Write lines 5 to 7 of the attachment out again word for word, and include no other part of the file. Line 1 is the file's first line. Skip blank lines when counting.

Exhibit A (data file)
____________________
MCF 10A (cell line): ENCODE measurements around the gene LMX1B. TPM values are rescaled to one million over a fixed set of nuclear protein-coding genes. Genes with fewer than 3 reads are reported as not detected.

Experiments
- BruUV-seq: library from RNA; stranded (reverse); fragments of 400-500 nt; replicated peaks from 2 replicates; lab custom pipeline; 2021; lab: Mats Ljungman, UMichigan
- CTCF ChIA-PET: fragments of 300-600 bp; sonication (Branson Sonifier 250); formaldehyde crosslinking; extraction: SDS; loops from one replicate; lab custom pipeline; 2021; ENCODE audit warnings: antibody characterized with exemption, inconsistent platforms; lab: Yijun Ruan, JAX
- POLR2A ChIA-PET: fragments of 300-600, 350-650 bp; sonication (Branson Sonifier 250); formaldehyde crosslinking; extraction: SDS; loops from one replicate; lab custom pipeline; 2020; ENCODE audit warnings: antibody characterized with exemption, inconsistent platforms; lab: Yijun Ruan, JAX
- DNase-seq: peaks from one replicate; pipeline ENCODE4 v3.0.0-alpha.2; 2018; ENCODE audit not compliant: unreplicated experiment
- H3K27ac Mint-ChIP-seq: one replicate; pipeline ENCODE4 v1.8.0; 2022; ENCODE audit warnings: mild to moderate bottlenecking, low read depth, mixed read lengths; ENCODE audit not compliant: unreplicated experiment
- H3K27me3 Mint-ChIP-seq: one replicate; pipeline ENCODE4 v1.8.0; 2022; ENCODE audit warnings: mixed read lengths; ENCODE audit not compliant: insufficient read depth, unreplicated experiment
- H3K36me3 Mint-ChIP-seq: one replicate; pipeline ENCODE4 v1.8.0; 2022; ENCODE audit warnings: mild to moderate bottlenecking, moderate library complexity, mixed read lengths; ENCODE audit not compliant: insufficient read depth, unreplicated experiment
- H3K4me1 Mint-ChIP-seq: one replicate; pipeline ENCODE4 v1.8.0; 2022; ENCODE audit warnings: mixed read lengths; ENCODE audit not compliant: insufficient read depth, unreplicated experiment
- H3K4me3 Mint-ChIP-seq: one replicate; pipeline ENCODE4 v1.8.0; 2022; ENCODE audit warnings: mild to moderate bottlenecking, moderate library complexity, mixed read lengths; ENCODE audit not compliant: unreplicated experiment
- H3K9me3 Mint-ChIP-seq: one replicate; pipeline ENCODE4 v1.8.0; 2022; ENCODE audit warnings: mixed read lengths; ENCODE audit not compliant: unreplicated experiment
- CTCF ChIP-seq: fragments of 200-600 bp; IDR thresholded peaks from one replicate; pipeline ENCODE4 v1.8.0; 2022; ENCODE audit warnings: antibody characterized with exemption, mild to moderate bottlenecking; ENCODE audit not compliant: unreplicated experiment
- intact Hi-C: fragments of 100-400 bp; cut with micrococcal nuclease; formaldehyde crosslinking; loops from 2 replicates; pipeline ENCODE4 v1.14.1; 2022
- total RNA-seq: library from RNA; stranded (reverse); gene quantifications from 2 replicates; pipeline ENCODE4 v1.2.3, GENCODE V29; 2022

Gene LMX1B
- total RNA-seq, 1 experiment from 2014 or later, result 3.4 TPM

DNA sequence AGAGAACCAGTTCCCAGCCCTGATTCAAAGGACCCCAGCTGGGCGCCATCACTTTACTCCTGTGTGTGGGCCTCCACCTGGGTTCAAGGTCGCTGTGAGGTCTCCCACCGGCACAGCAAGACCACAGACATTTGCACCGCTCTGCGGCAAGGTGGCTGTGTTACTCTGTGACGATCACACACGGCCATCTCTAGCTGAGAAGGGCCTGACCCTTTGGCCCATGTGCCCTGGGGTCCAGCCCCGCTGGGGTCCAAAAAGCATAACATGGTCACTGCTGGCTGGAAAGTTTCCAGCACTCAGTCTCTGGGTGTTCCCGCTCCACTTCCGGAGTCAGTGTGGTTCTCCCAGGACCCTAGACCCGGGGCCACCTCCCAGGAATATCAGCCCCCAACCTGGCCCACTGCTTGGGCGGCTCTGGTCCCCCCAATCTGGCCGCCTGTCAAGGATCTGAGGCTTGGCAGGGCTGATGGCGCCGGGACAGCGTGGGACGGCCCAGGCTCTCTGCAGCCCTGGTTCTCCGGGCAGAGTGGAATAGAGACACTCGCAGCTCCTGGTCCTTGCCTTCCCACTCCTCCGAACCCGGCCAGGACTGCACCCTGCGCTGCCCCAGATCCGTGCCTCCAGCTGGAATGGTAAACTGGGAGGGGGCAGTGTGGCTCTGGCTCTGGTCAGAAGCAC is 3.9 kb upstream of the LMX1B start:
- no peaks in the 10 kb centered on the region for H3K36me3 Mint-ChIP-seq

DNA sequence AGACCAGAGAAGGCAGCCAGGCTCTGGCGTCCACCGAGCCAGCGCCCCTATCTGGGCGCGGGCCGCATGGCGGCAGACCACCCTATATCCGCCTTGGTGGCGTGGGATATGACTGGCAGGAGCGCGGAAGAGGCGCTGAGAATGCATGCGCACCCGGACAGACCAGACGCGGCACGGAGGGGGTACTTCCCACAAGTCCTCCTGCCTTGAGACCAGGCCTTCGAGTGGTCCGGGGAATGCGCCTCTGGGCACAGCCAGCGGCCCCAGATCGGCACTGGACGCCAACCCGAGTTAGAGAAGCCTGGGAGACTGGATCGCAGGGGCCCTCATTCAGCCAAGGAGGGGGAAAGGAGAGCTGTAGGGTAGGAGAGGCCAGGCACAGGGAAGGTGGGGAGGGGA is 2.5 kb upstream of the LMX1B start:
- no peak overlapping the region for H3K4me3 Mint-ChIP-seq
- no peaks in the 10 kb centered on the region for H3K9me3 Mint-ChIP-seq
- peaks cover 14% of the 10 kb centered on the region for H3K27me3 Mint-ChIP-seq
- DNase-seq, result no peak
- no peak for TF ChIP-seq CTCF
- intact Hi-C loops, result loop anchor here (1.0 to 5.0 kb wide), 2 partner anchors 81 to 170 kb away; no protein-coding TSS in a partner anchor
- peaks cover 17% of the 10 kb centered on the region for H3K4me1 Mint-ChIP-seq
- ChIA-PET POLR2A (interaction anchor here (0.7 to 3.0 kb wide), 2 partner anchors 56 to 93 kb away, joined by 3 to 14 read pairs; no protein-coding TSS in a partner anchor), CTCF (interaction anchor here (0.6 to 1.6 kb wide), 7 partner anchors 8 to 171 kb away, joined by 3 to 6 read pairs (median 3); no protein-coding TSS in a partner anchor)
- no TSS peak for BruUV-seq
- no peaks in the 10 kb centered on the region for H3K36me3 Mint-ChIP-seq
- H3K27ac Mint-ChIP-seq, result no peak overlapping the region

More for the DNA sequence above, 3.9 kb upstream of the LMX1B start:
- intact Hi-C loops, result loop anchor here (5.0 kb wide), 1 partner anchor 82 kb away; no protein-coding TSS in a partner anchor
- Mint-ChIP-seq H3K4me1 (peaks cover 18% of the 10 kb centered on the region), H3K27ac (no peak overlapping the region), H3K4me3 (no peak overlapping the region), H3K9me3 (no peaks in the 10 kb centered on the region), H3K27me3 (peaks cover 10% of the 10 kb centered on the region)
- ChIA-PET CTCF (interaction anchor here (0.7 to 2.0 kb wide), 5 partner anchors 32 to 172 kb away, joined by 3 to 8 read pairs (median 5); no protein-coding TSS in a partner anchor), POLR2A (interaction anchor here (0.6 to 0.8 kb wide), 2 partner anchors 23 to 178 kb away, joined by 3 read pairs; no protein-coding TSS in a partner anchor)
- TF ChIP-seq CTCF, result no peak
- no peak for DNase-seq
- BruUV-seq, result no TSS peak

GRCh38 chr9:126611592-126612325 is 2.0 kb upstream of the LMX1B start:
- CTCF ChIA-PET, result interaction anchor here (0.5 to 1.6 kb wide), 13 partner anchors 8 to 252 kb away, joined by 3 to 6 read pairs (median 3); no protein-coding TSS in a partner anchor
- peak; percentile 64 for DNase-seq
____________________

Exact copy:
- POLR2A ChIA-PET: fragments of 300-600, 350-650 bp; sonication (Branson Sonifier 250); formaldehyde crosslinking; extraction: SDS; loops from one replicate; lab custom pipeline; 2020; ENCODE audit warnings: antibody characterized with exemption, inconsistent platforms; lab: Yijun Ruan, JAX
- DNase-seq: peaks from one replicate; pipeline ENCODE4 v3.0.0-alpha.2; 2018; ENCODE audit not compliant: unreplicated experiment
- H3K27ac Mint-ChIP-seq: one replicate; pipeline ENCODE4 v1.8.0; 2022; ENCODE audit warnings: mild to moderate bottlenecking, low read depth, mixed read lengths; ENCODE audit not compliant: unreplicated experiment